Who would have thought that a grandfather suffering from vitiligo can create dolls to help boost the confidence of children suffering from the same affliction? João Stanganelli Jr. made it all happen.
This man lived with the condition for decades and dealing with the disease became a permanent aspect of his life. One day, he crocheted a doll of himself to give to his granddaughter. Then a business idea came into his mind when he gifted the doll to Isabella, his granddaughter.
With the help of social media, “Amigurumi da Lena” is now a flourishing business where customers show their appreciation to Stangenelli’s line of handmade, crocheted dolls. What started as a crocheted doll gifted to a child with skin discolorization has transformed into an inclusive brand representing all kinds of people.
Inspired after retirement
Early on, Stanganelli started experiencing complications in an already long-term health condition. But this wasn’t related to his rare condition. Retirement was now part of his plans and he wanted to have a new hobby. His wife made a suggestion that he learn how to crochet.
Usually a woman’s hobby, he decided to take the challenge. With the learning experience, he also went through soreness in his hands, back, and neck. But it only took just a few days for him to master the craft.
He never would have imagined but Stanganelli was pretty good with crocheting. Because of his well-crafted dolls, it didn’t take long for people to notice his work. Word spread around and, eventually, he started getting custom requests from the parents of kids who had vitiligo. Even adults wanted to see representations of themselves in Stanganelli’s handiwork.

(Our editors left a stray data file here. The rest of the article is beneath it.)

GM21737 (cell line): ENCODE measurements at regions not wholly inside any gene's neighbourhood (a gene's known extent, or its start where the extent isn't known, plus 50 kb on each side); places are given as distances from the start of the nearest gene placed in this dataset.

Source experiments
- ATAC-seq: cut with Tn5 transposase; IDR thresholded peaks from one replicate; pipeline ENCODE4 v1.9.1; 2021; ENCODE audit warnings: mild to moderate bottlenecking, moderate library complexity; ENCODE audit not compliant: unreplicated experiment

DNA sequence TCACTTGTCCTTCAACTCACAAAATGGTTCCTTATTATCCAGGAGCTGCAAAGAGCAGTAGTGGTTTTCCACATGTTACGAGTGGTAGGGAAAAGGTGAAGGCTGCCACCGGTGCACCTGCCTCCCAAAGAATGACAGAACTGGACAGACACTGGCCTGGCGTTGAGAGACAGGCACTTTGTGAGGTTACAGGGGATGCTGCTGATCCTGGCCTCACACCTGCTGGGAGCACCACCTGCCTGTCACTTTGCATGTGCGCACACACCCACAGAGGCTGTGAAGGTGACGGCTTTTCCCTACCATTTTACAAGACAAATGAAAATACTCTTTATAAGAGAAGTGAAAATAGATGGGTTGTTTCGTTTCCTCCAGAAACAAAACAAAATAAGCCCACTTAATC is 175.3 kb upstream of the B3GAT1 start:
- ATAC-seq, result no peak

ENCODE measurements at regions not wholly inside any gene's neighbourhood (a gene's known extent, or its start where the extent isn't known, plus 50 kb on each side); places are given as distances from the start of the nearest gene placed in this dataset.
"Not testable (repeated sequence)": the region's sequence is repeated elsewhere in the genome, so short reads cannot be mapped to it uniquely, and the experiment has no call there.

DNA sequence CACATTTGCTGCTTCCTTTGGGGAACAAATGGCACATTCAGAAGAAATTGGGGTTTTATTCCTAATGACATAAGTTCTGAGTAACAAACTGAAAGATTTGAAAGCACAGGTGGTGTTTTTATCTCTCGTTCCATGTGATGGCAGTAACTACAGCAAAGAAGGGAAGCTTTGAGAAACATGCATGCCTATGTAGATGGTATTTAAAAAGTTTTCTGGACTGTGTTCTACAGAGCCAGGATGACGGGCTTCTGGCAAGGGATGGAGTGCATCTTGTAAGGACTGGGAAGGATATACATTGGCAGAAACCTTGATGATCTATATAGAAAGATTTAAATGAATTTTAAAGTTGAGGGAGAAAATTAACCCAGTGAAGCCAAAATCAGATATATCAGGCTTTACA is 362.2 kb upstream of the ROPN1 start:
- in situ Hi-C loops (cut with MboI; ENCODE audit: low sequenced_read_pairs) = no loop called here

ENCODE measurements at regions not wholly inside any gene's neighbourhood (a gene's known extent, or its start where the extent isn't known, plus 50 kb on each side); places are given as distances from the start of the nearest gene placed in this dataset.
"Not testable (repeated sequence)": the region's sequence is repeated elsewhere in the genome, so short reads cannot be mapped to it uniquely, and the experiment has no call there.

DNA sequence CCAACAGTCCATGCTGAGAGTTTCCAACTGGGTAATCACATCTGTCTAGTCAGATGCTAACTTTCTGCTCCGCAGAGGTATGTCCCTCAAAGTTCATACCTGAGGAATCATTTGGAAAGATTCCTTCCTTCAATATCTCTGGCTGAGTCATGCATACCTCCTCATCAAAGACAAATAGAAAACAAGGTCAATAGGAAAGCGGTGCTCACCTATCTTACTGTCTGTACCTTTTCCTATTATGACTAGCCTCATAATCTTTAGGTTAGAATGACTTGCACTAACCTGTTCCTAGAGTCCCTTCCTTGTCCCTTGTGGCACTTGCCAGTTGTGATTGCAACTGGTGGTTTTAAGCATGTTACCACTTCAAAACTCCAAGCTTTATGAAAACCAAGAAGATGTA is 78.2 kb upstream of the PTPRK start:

Later, he started getting custom requests for kids suffering from other medical conditions as well. Today, Stanganelli has crocheted dolls with psoriasis, alopecia, mobility impairments, and vision impairments. He also started to gain national exposure as he appeared in many chat shows. Children advocates have also praised his mission of inclusiveness.
A pigment disorder
Vitiligo is a skin affliction that affects about 3% of people. Sadly, those who suffer from the disorder often develop feelings of embarrassment, social isolation, and shame. It’s only in recent years that notable toymakers have started including greater representation in terms of dolls. When it comes to vitiligo, the line-up is non-existent.
Stanganelli himself lived with this patchy and discolored skin for forty years. But he is a survivor as he learned in the past that self-esteem doesn’t need to suffer just because of his vitiligo. He believes that the spots he has are beautiful. The thing that more are the flaws in the character of people.
There’s no argument about greater representation for the less fortunate but what is more important, particularly in childhood, is the lack of it. This could have long-term detrimental effects on a child’s sense of esteem and belonging. A child’s playthings are essential to their sense of identity.
To help with this, several organizations created lesson plans involving the use of dolls for kids as early as preschool. Now, because of Stanganelli, children can see reflections of themselves in their collections. This could hopefully bolster feelings of belonging and pride while playing.